The model using the testing set of images from 291 participants showed sensitivity of 87% and specificity of 73%. The ROC curve and area under the ROC curve for this dataset are shown in Figure 5. Figure 6 shows the precision-recall curve and area under the precision-recall curve value. The bulk of the testing improvements occurred within 10 epochs. Table 2 shows the confusion matrix for test data at the level of the participant. Figure 7 shows eye photographs that the model classified incorrectly to demonstrate characteristics of difficult images. The area under the ROC curve and area under the precision-recall curve were selected metrics to allow for evaluation of algorithm performance. Sensitivity and specificity are reported to allow for direct assessment of clinical relevance. Positive and negative predictive values are not reported because the study population may not be representative of the global population in need of screening for retinoblastoma.
      Figure thumbnail gr5
      Figure 5Receiver operating characteristic (ROC) curve with area under the ROC curve (AUROC) for EyeScreen testing dataset.
      Figure thumbnail gr6
      Figure 6Precision-recall (PR) curve with area under the PR curve (AUPRC) for EyeScreen testing dataset. AUROC = receiver operating characteristic.
      Table 2Confusion Matrix for Test Dataset
      ActualPredictedTotal
      NegativePositive
      NegativeTN = 173FP = 63236
      PositiveFN = 7TP = 4855
      Total180110
      FN = false-negative; FP = false-positive; TN = true-negative; TP = true-positive.
      Figure thumbnail gr7
      Figure 7Examples of incorrectly identified eyes in the EyeScreen test dataset.

      Discussion

      Compared with high-income countries, children with retinoblastoma from low-income countries seek treatment an older age with more advanced disease and a higher rate of metastasis.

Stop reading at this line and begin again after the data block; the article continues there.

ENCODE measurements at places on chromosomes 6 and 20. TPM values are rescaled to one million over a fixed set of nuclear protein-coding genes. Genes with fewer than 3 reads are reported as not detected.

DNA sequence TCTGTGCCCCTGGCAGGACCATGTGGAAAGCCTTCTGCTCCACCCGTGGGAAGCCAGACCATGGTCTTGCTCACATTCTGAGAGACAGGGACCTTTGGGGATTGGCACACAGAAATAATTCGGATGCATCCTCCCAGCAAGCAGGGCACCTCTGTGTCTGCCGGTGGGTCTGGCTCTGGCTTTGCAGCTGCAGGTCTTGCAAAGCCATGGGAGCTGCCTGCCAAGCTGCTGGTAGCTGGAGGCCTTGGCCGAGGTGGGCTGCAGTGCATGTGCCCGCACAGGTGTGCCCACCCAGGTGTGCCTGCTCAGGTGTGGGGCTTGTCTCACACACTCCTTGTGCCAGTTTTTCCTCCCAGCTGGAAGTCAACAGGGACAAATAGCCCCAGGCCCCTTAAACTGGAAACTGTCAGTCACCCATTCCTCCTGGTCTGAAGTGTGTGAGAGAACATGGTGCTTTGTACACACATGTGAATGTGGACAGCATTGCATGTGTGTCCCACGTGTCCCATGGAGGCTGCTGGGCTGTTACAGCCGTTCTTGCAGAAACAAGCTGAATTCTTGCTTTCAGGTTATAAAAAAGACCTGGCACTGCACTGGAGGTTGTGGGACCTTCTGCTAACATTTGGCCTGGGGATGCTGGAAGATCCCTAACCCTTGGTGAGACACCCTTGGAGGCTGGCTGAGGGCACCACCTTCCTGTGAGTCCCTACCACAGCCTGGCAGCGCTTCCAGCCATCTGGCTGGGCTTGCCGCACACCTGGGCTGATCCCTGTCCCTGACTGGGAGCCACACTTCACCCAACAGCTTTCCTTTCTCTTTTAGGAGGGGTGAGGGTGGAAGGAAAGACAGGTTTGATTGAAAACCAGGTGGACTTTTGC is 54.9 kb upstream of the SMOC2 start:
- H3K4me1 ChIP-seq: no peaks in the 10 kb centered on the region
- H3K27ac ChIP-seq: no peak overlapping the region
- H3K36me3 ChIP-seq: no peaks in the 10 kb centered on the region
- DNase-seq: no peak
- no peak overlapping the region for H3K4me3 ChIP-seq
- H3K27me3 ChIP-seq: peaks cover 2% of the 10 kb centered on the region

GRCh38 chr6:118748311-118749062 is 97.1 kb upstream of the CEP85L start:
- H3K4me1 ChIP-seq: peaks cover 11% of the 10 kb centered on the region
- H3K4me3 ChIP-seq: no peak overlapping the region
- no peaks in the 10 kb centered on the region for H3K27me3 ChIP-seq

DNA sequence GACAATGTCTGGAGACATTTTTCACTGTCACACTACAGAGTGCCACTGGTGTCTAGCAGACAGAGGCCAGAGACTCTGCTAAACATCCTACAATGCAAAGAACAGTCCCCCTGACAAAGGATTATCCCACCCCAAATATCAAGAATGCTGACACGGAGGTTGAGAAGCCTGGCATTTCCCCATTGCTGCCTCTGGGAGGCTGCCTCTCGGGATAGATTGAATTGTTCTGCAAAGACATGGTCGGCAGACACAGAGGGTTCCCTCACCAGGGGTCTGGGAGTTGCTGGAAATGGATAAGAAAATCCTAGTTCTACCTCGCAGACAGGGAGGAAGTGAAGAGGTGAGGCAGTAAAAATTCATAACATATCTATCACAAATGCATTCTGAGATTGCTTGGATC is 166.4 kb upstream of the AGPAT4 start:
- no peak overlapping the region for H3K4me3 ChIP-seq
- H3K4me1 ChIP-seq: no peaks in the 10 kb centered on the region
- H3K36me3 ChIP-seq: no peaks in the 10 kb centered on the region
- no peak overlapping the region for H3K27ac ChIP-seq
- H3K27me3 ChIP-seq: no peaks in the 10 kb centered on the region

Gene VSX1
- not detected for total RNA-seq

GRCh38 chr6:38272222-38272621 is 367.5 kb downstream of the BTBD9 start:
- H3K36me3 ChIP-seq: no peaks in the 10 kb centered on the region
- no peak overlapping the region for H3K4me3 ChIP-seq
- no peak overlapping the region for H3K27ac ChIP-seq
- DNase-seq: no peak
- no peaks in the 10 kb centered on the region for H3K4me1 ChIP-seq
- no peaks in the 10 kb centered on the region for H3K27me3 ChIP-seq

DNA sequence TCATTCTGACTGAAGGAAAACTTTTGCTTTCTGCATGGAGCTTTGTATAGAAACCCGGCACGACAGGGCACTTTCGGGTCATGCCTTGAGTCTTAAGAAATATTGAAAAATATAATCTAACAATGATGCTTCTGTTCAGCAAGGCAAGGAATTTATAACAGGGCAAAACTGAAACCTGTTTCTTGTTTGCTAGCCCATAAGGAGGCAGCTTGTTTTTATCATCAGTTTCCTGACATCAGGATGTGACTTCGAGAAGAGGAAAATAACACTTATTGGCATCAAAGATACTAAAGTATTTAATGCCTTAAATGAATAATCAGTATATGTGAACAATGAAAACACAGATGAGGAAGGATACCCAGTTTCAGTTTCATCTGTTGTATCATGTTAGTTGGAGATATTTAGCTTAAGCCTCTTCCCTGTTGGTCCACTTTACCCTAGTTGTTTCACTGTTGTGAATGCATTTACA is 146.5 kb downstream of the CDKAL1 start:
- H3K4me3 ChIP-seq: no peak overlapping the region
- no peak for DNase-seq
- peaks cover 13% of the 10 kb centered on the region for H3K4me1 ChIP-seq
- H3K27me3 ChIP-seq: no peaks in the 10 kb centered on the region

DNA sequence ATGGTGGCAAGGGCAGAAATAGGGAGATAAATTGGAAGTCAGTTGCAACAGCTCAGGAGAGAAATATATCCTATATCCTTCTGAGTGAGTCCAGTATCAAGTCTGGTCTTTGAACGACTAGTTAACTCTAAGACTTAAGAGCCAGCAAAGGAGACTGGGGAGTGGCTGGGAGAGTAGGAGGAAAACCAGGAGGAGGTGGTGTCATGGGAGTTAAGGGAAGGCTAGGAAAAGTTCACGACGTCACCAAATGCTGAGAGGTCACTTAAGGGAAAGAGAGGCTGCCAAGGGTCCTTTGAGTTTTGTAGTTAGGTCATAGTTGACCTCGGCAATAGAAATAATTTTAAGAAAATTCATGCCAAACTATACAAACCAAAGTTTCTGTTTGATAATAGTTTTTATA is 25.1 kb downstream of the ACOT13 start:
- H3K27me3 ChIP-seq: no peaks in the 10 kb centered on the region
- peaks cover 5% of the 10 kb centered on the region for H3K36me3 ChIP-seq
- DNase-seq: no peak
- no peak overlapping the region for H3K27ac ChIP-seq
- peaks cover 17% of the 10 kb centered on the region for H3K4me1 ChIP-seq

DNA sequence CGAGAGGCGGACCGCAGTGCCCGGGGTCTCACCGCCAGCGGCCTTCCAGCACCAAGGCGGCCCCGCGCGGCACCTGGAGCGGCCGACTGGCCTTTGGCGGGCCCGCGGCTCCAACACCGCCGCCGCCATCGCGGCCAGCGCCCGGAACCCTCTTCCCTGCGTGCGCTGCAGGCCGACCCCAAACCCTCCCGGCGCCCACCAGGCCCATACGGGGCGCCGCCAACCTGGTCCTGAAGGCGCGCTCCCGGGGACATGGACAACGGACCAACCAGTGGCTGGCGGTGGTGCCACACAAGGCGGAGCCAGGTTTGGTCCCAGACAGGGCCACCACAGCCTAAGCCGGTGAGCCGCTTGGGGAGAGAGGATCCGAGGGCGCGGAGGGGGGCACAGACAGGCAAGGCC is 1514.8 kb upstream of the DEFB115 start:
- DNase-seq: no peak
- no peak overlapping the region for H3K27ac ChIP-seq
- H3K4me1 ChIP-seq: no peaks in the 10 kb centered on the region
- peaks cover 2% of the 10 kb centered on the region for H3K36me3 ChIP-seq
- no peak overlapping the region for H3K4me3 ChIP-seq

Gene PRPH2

• Fabian I.D.
      • Abdallah E.
      • Abdullahi S.U.
      • et al.
      Global retinoblastoma presentation and analysis by national income level.
      Patients from high-income countries are diagnosed at a median age of 14.1 months, with <1% of patients having extraocular retinoblastoma and <1% having metastasis. In contrast, patients from low-income countries received a diagnosis at a median age of 30.5 months, with 49.1% having extraocular retinoblastoma and 18.9% having metastasis. Clearly, a significant delay in the recognition of retinoblastoma occurs in low-income countries when compared with recognition of retinoblastoma in high-income countries. A review of presentations of retinoblastoma in Ethiopia found that the most common presenting sign was proptosis, signifying late presentation and late referral patterns for these patients.
      • Shifa J.Z.
      • Gezmu A.M.
      Presenting signs of retinoblastoma at a tertiary level teaching hospital in Ethiopia.
      Considering 85% of patients with global retinoblastoma are from the low-income countries, an unmet need exists for effective, easy, and low-cost screening tools for retinoblastoma.
      Leukocoria, or white pupil, is the most common presenting symptom in 63% of patients globally. In a meta-analysis, Subhi et al
      • Subhi Y.
      • Schmidt D.C.
      • Al-Bakri M.
      • et al.
      Diagnostic test accuracy of the red reflex test for ocular pathology in infants: a meta-analysis.
      reported that estimated sensitivity of abnormal red reflex testing for detecting ocular pathologic features was 7.5% and specificity was 97.5%. The positive predictive value was 53%, and the negative predictive value was 74%. Leukocoria, or white pupil, can be detected via flash photography and is the most common presenting sign for retinoblastoma. Two smartphone-based screening applications evaluate the pupil color; both have significant drawbacks. MDEyeCare is available only on iOS devices (Apple, Inc). Android phones—typically available at much lower price points—make up 85% of the cellular phone sector, whereas iOS phones make up 12% as of December 2020.

      StatCounter. Mobile operating system market share in Africa—December 2020. Available at: https://gs.statcounter.com/os-market-share/mobile/africa; Published online January 10, 2021; Accessed January 10, 2021.